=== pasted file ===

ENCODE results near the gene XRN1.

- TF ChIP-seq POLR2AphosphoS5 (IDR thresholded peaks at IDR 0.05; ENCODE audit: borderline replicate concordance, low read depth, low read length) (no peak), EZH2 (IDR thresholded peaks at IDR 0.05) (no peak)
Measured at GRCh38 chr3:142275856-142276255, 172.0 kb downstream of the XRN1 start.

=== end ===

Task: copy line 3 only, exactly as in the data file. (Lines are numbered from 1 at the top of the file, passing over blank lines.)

Measured at GRCh38 chr3:142275856-142276255, 172.0 kb downstream of the XRN1 start.